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Visitation & Parenting Time During the Holidays

I want my kids for Christmas, but my ex won't cooperate: Visitation & Parenting Time During the Holidays

Posted: December 25, 2018

Visitation and Parenting Time During Holidays


With Christmas fast approaching, separated parents must deal with dividing time with their children during holidays. This time of year is generally already busy, sometimes frantically busy, so not having a plan in place can cause added stress.Visitation & Parenting Time During the Holidays


Often, parents who share parenting time during the holidays have a custody and parenting time order in place which specifies the times and dates during the holidays on which each parent is entitled to time with their children. Normally, these schedules alternate from year to year, i.e. one parent has the children on Christmas morning during even-numbered years, and the other gets the children on Christmas morning during odd-numbered years. Such schedules tend to work because they are generally fair, and because they allow parents to plan their holiday functions around their schedules with the children. Other parents may not have such schedules in place. If a divorce is pending in court, for example, then a holiday schedule may not have been ordered yet. This scenario tends to be more complicated and can lead to disputes.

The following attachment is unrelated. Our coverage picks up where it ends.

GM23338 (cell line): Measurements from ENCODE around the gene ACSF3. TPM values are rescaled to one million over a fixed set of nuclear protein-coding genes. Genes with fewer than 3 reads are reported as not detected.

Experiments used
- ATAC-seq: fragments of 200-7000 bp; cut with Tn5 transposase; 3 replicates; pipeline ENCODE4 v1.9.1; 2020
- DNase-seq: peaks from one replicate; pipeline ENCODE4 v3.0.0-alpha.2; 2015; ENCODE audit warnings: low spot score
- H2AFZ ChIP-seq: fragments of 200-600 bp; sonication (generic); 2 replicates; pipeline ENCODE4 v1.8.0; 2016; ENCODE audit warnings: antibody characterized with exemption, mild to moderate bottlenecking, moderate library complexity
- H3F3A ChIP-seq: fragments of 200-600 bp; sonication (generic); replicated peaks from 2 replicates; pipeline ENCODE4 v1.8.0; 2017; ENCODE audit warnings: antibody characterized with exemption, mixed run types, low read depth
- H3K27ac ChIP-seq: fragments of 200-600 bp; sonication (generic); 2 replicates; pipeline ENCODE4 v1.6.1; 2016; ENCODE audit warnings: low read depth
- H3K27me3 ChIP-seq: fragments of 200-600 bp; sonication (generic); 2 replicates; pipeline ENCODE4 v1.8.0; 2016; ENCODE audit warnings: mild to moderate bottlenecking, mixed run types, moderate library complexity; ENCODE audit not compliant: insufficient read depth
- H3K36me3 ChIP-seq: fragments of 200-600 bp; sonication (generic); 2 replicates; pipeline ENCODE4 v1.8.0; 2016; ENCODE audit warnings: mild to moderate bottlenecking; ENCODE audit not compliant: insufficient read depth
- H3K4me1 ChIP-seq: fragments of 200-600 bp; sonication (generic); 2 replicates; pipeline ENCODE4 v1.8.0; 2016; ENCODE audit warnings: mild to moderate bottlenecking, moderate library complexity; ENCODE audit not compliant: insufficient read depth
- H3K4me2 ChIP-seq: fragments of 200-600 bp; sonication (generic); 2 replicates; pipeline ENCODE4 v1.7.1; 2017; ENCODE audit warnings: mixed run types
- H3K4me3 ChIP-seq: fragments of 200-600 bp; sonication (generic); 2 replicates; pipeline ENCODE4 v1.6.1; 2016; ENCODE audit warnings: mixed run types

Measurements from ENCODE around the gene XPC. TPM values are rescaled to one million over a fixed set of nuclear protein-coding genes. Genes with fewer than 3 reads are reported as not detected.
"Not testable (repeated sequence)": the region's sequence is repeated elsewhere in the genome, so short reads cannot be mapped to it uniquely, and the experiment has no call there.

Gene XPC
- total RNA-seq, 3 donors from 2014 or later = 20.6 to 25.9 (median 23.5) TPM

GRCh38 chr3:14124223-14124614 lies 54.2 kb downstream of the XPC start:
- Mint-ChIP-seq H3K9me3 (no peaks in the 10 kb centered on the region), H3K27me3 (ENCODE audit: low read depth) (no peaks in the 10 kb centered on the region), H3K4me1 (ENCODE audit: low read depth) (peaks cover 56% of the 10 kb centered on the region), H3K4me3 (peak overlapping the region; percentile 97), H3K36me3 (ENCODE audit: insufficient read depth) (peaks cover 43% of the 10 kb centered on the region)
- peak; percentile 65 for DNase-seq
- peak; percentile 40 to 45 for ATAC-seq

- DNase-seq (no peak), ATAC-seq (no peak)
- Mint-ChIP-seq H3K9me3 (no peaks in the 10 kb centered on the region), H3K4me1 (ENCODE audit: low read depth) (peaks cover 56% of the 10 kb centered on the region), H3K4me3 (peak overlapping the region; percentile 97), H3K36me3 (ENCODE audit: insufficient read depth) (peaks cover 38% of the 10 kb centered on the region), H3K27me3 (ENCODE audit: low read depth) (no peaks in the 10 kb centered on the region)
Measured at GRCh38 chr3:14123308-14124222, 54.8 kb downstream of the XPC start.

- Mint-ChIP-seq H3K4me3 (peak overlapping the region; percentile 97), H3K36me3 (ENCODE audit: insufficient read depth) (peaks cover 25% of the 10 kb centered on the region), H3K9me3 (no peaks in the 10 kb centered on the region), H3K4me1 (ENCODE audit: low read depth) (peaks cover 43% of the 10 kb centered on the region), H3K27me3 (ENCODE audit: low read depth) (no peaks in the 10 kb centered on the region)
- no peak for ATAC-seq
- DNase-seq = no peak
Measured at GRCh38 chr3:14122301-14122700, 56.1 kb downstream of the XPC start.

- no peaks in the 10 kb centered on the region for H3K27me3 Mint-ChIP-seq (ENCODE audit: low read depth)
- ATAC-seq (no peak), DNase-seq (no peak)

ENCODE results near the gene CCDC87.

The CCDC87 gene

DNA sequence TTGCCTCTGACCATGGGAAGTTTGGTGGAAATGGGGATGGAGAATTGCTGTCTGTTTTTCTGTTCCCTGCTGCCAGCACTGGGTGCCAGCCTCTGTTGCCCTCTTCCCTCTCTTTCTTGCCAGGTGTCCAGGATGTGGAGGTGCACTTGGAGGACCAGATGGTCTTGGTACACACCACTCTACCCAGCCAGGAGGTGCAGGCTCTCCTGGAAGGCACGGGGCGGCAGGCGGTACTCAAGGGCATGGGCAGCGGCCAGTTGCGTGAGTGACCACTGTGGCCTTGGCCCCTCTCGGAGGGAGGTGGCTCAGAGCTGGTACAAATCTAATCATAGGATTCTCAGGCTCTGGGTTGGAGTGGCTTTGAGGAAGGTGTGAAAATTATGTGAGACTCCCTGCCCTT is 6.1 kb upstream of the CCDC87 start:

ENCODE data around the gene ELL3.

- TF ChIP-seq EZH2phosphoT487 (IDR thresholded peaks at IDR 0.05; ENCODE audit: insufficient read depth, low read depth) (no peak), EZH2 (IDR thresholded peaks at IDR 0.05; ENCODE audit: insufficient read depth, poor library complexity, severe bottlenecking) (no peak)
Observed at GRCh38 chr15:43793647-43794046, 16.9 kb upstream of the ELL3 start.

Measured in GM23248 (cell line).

Visitation & Parenting Time During the HolidaysAs a parent, your number one priority should be to ensure that your children experience as little stress as possible through this difficult situation. If a parenting time order is in effect, follow it. If you can’t, then communicate with the other parent as quickly as possible. The other parent may be willing to work with you. If no schedule is in place, then try to work with the other parent by attempting to plan a fair holiday schedule as quickly as possible. If the other parent will not cooperate, then you need to get your lawyer involved. Motions can be filed asking the judge to set a holiday schedule. If nothing else, this can pressure an uncooperative parent to engage in planning.

Are you, or someone you know, in the same situation and in need of legal representation? Give us a call at (417)863-9455 to set up your consultation or click here to book your no obligation consultation now!